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How can credit unions stand out in the marketplace? Stop competing.

Lansing, Michigan

Business-as-usual had done little to help Astera Credit Union and its members thrive. Focusing on financial well-being changed everything.

When President/CEO Martin Carter came to Astera Credit Union in Lansing, Michigan, he had a big job on his hands. The community had never fully recovered from losing three of the city’s five auto plants—and the stable, good-paying jobs that went with them.

In fact, Astera’s membership was so financially unhealthy the National Credit Union Association proactively designated Astera a low-income credit union.

Martin Carter“The area was saturated with larger financial institutions we couldn’t compete with, and much of our growth came from indirect lending—loans that were deep in the sub-prime market, with high levels of delinquency and charge-offs,” said Carter.

“I knew our credit union was the right financial partner for this community, but no matter what we did, we found ourselves saying no to members more often than we said yes.

“We were missing out on opportunities because our denial decisions were based on poor credit scores. We didn’t have any solutions that would provide these members with a path to approval. And that was hurting them—and us.”

The lightbulb moment

Astera had tried to improve members’ financial health through financial literacy workshops and webinars, but the approach delivered little traction and impact was difficult to measure.

“Financial literacy was clearly a part of the solution, but it wasn’t solving the long-term issues I saw in my membership,” said Carter.

And then he heard of CU FinHealthTM.

“I had a conceptual idea of financial well-being, but I wasn’t connected to a group of peers and didn’t know how to make it happen. As soon as I heard about CU FinHealth, it was a lightbulb moment. I thought, ‘Bingo, I need to go to that.’”

Sharing ideas

Low-income financial health as a growth strategyCU FinHealth is the leading financial well-being event for credit unions and system partners, hosted annually by the National Credit Union Foundation, California and Nevada Credit Union Leagues and Cornerstone Foundation.

However, when Carter arrived at the 2019 event, his first impression was that everyone was focused on the same financial literacy path. Were his peers having better luck with that approach than he had?

“Someone else obviously shared my reservations because he stood up in front of the crowd and challenged the audience, ‘You’re making a difference? Prove it!’ That changed the energy in the room.”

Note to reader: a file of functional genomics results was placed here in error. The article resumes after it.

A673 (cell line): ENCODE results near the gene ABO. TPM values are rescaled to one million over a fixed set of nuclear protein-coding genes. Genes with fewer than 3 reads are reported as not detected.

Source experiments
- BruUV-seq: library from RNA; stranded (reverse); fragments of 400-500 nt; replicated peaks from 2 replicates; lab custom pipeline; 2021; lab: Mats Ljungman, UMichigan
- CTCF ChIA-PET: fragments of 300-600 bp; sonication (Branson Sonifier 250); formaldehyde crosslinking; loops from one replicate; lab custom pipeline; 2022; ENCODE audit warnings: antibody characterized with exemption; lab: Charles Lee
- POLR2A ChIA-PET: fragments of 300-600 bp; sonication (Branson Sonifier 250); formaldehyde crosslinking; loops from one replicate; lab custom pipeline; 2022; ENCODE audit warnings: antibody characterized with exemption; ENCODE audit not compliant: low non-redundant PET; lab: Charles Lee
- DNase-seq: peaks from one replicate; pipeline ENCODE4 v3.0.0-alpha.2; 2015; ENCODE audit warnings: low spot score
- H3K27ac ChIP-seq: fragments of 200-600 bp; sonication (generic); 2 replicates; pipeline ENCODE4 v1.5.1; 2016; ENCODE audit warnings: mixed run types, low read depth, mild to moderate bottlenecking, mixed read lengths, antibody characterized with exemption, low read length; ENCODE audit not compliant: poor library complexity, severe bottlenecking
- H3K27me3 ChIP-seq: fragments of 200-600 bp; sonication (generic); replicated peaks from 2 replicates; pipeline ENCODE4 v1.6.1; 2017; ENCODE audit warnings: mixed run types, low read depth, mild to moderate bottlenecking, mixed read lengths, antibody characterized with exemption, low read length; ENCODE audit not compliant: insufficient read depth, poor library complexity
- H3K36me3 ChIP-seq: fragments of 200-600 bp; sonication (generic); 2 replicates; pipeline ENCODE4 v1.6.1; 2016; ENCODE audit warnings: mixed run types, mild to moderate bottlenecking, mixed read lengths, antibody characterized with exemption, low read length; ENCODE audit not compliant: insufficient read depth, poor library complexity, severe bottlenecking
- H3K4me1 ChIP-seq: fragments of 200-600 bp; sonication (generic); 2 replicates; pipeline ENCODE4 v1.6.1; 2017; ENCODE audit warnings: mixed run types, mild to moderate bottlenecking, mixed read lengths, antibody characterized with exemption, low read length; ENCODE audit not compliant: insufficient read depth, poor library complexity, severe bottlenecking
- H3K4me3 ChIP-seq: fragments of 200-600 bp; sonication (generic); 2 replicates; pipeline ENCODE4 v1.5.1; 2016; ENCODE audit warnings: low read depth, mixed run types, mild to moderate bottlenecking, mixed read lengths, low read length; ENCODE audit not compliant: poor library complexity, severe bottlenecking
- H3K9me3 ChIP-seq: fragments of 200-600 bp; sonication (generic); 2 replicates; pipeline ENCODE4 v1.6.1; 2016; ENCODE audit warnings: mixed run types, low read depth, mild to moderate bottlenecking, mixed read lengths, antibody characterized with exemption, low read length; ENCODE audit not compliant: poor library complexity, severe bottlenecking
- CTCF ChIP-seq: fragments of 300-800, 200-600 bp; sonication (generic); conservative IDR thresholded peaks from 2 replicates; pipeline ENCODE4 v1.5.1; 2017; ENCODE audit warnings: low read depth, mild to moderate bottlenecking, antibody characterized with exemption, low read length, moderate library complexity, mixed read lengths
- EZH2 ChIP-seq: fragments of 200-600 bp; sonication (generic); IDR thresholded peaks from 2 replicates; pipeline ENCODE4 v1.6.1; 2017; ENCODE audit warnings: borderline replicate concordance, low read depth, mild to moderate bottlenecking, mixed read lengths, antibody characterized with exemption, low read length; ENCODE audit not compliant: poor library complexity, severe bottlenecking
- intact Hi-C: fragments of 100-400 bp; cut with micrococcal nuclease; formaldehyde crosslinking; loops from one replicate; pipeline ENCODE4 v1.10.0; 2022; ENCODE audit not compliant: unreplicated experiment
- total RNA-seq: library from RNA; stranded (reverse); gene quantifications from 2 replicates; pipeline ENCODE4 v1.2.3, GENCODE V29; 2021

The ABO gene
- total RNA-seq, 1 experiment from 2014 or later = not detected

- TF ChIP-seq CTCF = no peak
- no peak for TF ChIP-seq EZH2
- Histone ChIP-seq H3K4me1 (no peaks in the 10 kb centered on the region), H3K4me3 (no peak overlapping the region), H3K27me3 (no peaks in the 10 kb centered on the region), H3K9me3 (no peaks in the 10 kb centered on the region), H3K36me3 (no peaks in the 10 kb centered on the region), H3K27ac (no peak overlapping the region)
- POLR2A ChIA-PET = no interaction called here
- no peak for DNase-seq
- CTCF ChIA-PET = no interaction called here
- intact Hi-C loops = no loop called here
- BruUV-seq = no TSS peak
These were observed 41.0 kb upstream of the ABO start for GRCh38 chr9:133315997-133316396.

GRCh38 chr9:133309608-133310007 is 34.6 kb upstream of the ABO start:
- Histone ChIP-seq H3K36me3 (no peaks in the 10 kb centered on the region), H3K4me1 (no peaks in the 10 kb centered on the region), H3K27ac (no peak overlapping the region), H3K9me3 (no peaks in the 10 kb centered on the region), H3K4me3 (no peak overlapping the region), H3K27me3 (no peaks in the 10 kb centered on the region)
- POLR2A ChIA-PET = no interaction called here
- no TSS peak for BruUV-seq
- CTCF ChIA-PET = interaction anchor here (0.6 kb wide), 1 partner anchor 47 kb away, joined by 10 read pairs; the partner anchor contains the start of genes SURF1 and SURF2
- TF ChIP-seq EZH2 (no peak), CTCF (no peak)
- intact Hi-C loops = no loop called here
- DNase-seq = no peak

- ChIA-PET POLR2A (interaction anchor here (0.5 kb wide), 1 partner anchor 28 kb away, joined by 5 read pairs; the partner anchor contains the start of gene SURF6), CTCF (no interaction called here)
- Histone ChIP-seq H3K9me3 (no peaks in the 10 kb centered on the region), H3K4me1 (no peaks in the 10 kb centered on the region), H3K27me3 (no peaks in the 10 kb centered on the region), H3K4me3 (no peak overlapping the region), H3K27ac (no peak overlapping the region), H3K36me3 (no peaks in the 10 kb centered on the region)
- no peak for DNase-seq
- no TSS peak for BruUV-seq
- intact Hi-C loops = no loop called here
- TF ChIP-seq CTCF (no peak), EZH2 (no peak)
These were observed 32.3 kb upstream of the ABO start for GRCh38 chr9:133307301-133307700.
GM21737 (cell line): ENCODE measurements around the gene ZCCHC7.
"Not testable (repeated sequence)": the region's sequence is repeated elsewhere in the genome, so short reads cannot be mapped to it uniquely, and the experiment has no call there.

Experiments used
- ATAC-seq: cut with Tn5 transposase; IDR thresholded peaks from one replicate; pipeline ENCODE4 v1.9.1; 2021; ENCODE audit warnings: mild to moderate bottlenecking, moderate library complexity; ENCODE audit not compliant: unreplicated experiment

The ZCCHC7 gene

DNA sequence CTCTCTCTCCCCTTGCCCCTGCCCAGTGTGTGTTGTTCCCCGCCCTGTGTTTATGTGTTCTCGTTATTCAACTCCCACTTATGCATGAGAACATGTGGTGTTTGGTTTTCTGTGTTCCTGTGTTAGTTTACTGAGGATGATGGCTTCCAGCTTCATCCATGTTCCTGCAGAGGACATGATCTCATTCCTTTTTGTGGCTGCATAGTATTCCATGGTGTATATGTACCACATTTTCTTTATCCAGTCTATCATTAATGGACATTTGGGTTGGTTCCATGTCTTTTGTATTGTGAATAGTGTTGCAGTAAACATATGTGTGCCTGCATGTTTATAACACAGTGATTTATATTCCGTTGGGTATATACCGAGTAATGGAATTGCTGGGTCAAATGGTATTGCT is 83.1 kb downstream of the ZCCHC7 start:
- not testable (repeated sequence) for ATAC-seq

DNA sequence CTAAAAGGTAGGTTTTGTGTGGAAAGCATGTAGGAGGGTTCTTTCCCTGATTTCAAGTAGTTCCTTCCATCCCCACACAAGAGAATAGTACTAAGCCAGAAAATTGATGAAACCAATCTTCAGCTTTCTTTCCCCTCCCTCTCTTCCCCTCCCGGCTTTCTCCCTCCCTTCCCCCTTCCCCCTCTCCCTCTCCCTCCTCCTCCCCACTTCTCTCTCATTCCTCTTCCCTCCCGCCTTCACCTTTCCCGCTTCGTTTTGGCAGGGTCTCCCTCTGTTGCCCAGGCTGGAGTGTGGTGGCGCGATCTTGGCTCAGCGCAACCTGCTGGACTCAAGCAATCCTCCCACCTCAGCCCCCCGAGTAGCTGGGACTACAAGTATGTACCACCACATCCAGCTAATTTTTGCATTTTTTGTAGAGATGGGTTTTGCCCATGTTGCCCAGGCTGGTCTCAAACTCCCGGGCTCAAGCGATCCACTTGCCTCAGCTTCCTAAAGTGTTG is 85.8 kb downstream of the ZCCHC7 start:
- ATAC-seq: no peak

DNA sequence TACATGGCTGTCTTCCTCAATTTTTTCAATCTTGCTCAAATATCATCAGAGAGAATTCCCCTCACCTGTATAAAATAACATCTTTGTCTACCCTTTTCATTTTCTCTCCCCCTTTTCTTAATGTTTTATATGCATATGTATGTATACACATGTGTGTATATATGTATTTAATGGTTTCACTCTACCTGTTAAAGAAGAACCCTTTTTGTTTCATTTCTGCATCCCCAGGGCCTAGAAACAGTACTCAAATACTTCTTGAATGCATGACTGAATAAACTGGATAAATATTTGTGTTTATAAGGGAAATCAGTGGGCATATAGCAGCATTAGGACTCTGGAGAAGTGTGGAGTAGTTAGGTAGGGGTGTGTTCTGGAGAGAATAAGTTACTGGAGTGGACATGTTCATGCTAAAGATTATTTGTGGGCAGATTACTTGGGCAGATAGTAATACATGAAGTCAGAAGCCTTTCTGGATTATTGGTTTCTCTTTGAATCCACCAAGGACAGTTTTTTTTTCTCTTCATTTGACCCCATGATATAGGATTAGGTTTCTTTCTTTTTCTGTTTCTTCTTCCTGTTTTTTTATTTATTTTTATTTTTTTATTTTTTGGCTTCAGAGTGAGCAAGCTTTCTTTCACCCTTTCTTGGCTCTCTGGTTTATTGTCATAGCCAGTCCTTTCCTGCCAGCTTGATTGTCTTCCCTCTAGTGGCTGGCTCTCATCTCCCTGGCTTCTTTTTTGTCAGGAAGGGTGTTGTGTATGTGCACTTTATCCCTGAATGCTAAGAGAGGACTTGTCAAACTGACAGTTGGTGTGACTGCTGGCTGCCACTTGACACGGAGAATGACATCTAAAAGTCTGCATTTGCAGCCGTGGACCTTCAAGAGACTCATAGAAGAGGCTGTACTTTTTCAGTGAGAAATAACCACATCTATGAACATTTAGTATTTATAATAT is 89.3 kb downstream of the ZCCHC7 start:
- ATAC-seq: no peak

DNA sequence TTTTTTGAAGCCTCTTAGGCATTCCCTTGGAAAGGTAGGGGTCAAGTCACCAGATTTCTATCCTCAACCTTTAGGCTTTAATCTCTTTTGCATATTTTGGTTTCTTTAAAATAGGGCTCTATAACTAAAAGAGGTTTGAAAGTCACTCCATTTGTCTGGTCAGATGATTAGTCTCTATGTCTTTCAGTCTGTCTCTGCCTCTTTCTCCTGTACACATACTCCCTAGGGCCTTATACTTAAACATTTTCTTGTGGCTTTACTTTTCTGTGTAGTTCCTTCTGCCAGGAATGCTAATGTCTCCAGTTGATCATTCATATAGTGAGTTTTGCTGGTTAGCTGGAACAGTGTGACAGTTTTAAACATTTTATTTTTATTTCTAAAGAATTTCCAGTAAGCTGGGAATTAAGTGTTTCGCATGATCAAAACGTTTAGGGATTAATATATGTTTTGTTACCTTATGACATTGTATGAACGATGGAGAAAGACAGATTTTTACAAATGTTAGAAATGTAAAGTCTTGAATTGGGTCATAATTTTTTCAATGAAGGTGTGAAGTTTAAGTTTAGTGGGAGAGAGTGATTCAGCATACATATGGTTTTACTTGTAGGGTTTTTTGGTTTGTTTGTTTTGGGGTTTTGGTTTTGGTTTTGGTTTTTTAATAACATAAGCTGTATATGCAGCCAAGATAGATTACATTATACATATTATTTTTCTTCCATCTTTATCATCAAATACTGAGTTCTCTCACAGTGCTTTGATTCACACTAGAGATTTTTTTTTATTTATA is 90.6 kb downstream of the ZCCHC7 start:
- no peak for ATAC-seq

Attendees began to share exactly what they were doing to help improve member financial well-being.

“As I listened, I saw Astera had an opportunity to do something no other Lansing financial institution was doing: Make financial well-being for low-income consumers our one and only value proposition.”

According to Carter, the strategic shift “opened up blue ocean” for Astera Credit Union. “With our new value proposition, we were no longer competing with any financial institution in our area. We could focus all our energy on serving one population and achieve economies of scale without having to investigate a merger. The board understood this wasn’t just a path to survival, it was a way for us to grow our credit union and help our community thrive.”

Financial well-being as a long-term growth strategy

Financial Well-being for all Quick Start GuideWhen Carter joined Astera, the credit union had 25,000 members and $145 million in assets. Today, membership has reduced to 15,000 but assets have jumped to $192 million. While a 40 percent membership drop might seem like a negative, it reflects the credit union’s move away from relying on indirect loans to (temporarily) build membership. And growing assets by a third is proof the new approach is making a difference.

“It’s not been an easy road but it’s exciting to have a clear vision,” added Carter. “I could be retired right now, but I’m not because I love what I’m doing.”

Carter ensures he emphasizes the need for longitudinal commitment whenever he discusses financial well-being. “In my experience, demonstrable engagement and growth in the positive financial outcomes and financial health of members doesn’t come fast or easy,” he said. “It takes dedication to find and implement strategies that work for everyone, and it takes patience and conservative expectations for success and growth.

“There is so much need out there, so when our pilot program launched in mid-2020 I expected to be inundated by enrollees and success stories. What I got was a handful of enrollees and a couple of great outcomes. I’m still working on ways to scale up our engagement numbers, which will eventually scale up our successes. However, I’ve muted those initial high expectations and replaced them with a determination to count our successes one member at a time.

“What is inarguable is that with our clear vision, Astera is now serving people in a way that’s impactful and seeing the results. We have a mature financial well-being program, we’re investing in innovative technology and while it’s a lot of work, it’s all worth it. CUFinHealth was the life-changing first step that sent us on our way.”

More information: The National Credit Union Foundation partnered with Astera to detail how the credit union placed financial well-being for low-income consumers at the heart of its strategy. Download the guide.

Registration for the 2023 CU FinHealth Conference is now open. Secure your seat at the leading financial well-being event for credit unions today.

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